Amelia Earhart and her fateful wreck are being searched for by none other than the man who found the Titanic wreck on the ocean floor. One of the planet’s greatest sea explorers is looking to unlock the mysteries of the deep once again. Robert Ballard found the watery graves of the Bismarck and USS Yorktown, not to mention a little discovery called RMS Titanic.
Now he’s looking to find out what happened to pilot Amelia Earhart, who went down with navigator Fred Noonan and her Lockheed Electra 10E in 1937. Following decades of speculation by TIGHAR (The International Group for Historic Aircraft Recovery), Ballard and his futuristic ship the E/V Nautilus have made for Nikumaroro, an island in the Western Pacific.
Why there? National Geographic – who provided funding – reports on Dr. Ballard’s mission, writing that “At the time of Earhart’s disappearance, the tide on Nikumaroro was especially low, revealing a reef surface along the shore long and flat enough for a plane to land.”
TIGHAR’s Earhart Project also traced a photograph in 2010, taken 3 months after the plane’s disappearance. Inspirational to Ballard, it shows something called “The Bevington Object”, named after the British officer who unwittingly captured it, Eric Bevington.
The organization’s website describes “something sticking up out of the water on the island’s fringing reef” that after analysis appeared “consistent with Lockheed Electra landing gear components. In 2011, three photo analysts at the U.S. State Department Bureau of Intelligence and Research Imagery Center reached the same conclusion.”
There are also clues in Earhart’s last radio transmission. She had radioed in, stating her position as “line 157 337”. This navigational line crossed nearby Howland Island. It’s thought the Electra could have missed Howland, with Nikumaroro being a viable landing point, owing to there being nowhere else to set down.
Other factors behind the hypothesis include 57 mystery radio transmissions. 5 of these had direction bearings in the vicinity of Gardner Island (what Nikumaroro used to be known as) and could have been made by Earhart and Noonan.
Many visits have been made to the reef, however there are high hopes for the Nautilus. Ballard’s vessel is “equipped with a multi-beam sonar on the hull, two ROVs with high definition cameras, an autonomous surface vehicle (ASV), and multiple drones”. If anyone can work out what happened it’s this cutting edge craft and the veteran investigator at the helm.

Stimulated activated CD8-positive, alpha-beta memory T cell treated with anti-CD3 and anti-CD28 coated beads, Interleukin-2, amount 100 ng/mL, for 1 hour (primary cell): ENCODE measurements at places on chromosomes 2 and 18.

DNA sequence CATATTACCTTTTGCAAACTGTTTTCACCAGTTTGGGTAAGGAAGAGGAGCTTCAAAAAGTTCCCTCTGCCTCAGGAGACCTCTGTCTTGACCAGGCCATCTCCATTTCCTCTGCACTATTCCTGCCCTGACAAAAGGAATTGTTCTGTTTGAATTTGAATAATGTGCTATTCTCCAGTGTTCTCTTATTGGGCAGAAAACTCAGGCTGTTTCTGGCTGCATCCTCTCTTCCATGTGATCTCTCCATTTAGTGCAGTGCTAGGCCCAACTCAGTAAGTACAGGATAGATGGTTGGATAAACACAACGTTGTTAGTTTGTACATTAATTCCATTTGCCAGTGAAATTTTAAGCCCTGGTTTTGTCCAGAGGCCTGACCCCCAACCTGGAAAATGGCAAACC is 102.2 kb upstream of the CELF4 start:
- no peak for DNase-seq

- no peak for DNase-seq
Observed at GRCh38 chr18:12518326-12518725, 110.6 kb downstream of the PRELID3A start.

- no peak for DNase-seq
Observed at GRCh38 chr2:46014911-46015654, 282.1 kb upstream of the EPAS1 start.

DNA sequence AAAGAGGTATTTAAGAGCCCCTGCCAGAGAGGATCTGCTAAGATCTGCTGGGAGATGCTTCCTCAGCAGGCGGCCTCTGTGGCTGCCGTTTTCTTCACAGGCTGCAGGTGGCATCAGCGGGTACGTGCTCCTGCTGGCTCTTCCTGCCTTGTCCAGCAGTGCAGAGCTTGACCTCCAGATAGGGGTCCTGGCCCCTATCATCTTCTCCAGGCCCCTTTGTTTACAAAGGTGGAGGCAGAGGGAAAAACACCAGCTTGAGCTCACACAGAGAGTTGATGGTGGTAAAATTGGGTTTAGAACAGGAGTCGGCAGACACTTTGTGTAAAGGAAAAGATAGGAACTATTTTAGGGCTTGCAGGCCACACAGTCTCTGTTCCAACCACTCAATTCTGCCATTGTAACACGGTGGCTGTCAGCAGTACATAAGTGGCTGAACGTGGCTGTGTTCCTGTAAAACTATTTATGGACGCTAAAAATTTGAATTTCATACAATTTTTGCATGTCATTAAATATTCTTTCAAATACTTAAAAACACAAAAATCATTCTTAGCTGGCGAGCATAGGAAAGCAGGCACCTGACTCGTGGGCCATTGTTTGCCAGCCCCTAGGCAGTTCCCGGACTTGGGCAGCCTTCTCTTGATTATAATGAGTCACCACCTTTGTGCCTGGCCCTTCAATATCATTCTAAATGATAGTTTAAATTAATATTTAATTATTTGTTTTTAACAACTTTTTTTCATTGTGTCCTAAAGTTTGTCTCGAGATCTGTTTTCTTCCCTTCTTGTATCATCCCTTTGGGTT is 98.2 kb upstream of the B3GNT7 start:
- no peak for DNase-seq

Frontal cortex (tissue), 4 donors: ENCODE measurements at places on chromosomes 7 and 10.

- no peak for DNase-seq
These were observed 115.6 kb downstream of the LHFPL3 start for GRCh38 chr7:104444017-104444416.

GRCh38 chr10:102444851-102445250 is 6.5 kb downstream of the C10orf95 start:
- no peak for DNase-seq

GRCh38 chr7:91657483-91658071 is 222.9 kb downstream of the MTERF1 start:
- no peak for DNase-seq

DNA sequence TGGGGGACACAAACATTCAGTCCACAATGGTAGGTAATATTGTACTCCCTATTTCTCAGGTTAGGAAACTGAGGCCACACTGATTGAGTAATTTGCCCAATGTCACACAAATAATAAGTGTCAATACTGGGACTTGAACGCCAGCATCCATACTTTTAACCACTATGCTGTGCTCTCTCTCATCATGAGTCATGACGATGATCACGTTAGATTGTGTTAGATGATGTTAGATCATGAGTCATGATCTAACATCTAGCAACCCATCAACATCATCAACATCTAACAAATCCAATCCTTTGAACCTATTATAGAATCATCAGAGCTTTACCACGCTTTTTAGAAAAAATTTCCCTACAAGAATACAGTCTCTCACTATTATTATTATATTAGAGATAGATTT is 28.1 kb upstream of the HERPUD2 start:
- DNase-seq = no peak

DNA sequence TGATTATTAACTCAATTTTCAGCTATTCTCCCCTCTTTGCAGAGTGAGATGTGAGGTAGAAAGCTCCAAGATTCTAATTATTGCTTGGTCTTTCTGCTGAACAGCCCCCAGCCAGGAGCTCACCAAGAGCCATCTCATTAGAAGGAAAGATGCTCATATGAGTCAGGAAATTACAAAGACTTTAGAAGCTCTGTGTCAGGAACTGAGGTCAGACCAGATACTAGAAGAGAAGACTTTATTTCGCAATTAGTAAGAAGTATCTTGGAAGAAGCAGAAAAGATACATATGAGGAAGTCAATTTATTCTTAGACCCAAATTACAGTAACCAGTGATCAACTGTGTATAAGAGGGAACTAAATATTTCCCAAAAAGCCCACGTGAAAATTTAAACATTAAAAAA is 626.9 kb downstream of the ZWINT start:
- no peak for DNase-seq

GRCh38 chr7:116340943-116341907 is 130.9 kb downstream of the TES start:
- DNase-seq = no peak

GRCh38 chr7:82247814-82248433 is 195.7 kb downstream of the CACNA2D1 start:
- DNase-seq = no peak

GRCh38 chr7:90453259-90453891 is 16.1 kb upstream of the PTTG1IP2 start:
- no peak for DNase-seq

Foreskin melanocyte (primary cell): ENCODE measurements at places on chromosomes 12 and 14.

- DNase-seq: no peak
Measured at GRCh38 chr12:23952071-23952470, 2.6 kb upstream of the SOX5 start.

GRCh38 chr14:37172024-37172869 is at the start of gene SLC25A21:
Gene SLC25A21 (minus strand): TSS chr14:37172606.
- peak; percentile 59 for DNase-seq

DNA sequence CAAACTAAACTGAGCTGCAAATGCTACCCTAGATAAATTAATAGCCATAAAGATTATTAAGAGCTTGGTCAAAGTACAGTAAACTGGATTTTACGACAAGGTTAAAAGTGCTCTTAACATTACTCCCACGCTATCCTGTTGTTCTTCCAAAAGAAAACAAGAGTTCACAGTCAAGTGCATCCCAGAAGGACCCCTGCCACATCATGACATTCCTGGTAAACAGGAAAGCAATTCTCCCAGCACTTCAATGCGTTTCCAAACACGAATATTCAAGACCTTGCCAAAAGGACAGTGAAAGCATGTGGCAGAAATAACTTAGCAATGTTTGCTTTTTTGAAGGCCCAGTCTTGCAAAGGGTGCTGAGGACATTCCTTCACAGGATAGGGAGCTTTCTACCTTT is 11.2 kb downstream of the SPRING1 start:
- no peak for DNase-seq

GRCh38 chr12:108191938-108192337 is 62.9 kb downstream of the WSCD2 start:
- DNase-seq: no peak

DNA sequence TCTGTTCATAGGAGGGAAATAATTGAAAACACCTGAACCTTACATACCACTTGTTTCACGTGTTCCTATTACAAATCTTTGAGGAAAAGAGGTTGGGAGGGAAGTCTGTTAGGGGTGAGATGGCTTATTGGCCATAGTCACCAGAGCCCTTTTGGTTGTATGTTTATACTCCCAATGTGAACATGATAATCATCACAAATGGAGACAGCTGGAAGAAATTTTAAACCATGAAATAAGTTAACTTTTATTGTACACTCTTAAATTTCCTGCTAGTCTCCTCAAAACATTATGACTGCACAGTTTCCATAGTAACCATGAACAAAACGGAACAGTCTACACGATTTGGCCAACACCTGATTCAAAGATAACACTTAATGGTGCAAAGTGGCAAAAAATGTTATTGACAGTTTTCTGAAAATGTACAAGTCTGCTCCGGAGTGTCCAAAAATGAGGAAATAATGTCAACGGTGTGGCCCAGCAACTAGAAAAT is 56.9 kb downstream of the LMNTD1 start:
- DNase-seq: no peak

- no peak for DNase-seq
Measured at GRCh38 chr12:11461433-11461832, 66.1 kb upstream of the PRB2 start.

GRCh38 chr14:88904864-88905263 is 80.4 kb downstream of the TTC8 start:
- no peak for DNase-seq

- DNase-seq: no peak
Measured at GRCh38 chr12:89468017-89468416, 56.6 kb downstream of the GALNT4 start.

If the thinking is correct, and the Electra was buoyed by the rising tide before sinking or coming apart, then Ballard and co might be in with a shot. It won’t all be plain sailing though. The reef is a dangerous place to approach, with the northeastern shore of Nikumaroro playing host to the S.S. Norwich City. Or to be more precise, what’s left of it.
Quoted by The Maritime Executive, Ballard remarked “The plane will probably be in pieces, which will actually be good for us. If you can find one piece, you can find them all. And so our first order of business will be to make an extremely detailed map”.
Earhart was also famous for becoming the first person to fly across the Atlantic and Pacific Oceans. In the case of the former, she broke records as the first woman to make the journey. At the time of her fateful flight she was aiming to circumnavigate the equator. Then-President Franklin D. Roosevelt ordered a $4 million search and recovery mission.
As for her and Noonan’s bodies, experts are awaiting the results of testing on bone fragments found in a museum on the island of Tarawa. These are believed to be the same bones uncovered on Nikumaroro in 1940 by British colonists, which were subsequently lost, and thought to be Earhart’s remains.
An enduring mystery that baffled the world could soon be resolved. As for the missing pilot herself, National Geographic thinks the forward-thinking Earhart “would have been astonished at the technological wonders being marshaled to discover her fate.”